The full moon, also known as the Supermoon or Flower Moon, rises above the Camlica Mosque during the spread of the coronavirus disease (COVID-19), in Istanbul, Turkey, May 7, 2020. Umit Bektas, Reuters
The Supermoon rises over the city of Caracas in an astronomical event that occurs when the moon is closest to the Earth in its orbit, making it appear much larger and brighter than usual, in Caracas, Venezuela May 7, 2020. Manaure Quintero, Reuters
The full moon is seen behind the skyscrapers on the London skyline, also known as the Supermoon or Flower Moon, London, Britain, May 7, 2020. Hannah McKay, Reuters
The last "supermoon" of 2020 rose in the night sky on Thursday over a world beginning to re-emerge after weeks of coronavirus-related lockdowns.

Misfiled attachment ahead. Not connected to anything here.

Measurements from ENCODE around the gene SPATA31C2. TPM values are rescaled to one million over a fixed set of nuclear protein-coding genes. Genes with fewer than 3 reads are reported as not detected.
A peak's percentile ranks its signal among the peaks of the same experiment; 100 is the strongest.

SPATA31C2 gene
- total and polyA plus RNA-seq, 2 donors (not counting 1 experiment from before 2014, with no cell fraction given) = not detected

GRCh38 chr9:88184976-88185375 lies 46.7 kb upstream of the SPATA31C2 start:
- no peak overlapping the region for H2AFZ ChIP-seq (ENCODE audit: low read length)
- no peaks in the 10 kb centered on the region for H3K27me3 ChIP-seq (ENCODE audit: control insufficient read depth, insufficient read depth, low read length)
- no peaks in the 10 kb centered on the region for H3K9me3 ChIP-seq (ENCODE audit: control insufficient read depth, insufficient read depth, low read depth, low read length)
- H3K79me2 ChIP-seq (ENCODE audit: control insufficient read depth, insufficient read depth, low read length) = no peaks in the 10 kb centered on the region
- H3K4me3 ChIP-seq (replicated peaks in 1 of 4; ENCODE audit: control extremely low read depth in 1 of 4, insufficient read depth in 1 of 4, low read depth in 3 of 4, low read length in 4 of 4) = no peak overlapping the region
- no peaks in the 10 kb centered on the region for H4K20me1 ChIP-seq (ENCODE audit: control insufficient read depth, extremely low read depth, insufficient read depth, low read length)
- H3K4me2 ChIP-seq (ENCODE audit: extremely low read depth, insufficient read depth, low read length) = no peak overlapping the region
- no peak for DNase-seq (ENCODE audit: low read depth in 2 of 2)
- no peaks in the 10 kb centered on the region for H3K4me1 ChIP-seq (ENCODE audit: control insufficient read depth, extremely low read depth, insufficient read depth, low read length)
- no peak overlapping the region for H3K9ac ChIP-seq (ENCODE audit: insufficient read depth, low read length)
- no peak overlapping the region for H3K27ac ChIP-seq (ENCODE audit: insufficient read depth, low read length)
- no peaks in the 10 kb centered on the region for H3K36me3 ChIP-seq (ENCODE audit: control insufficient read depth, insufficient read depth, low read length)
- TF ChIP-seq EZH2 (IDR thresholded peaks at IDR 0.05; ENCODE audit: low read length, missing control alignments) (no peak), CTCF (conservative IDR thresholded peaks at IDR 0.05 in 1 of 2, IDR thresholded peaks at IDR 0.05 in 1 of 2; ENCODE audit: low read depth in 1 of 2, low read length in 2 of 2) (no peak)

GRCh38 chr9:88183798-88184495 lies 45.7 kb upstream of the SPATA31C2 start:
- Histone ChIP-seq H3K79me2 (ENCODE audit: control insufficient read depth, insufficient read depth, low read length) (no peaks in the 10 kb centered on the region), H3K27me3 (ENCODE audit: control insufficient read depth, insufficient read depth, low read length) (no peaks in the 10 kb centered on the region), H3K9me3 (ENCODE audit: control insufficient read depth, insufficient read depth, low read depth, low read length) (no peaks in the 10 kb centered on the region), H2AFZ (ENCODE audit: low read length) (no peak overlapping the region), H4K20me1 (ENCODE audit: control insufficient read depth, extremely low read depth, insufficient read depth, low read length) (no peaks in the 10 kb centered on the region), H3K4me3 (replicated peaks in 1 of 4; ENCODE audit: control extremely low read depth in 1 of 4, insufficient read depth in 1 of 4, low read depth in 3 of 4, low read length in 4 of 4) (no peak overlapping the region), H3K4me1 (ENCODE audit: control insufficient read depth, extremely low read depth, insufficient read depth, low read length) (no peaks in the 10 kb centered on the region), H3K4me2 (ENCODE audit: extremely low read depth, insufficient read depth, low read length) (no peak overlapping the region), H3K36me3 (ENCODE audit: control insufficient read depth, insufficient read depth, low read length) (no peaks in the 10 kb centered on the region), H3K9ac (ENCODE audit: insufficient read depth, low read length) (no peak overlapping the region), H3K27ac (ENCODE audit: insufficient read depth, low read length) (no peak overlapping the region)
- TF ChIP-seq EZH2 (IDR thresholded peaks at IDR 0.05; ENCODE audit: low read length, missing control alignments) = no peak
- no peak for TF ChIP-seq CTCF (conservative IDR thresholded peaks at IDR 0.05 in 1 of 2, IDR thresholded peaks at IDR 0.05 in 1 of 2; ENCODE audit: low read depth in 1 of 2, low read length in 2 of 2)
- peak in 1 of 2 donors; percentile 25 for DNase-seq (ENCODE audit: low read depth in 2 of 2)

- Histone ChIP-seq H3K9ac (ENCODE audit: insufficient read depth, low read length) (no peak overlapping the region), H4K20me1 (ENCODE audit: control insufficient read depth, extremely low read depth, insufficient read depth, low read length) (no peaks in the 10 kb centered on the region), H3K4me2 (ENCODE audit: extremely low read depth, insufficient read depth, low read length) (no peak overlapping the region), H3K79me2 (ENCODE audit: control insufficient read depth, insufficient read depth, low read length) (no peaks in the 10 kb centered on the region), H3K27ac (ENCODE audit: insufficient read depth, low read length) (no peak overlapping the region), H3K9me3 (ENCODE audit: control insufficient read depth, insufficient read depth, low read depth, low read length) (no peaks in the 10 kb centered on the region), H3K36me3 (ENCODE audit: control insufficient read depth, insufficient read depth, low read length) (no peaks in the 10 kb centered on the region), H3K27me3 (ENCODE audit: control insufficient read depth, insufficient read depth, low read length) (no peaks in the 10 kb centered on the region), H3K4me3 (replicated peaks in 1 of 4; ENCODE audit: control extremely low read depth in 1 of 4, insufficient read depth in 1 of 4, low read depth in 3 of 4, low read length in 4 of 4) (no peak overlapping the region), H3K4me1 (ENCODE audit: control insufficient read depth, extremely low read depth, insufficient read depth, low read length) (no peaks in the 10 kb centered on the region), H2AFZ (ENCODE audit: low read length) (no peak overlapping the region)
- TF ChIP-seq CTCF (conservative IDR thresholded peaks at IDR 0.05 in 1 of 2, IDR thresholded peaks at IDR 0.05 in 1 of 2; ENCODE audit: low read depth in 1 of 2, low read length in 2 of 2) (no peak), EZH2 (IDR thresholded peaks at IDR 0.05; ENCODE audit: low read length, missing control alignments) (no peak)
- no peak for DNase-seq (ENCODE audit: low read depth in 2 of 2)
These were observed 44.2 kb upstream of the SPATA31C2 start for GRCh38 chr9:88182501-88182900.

The supermoon phenomenon occurs when the moon is within 10 percent of its closest distance to the Earth at the full moon. May's full moon - at the height of the Northern Hemisphere spring - is also called a "flower moon" - hence Thursday's "full-flower supermoon."
The year's 2 previous supermoons occurred in March and April.
Clouds over much of Europe and Asia obscured views of the moon, which appears slightly larger than usual - and the streets remained relatively quiet, with many countries still imposing coronavirus-related restrictions.
But from Hong Kong to Jerusalem to Caracas, some locals donned masks and ventured out to take photos of the celestial spectacle.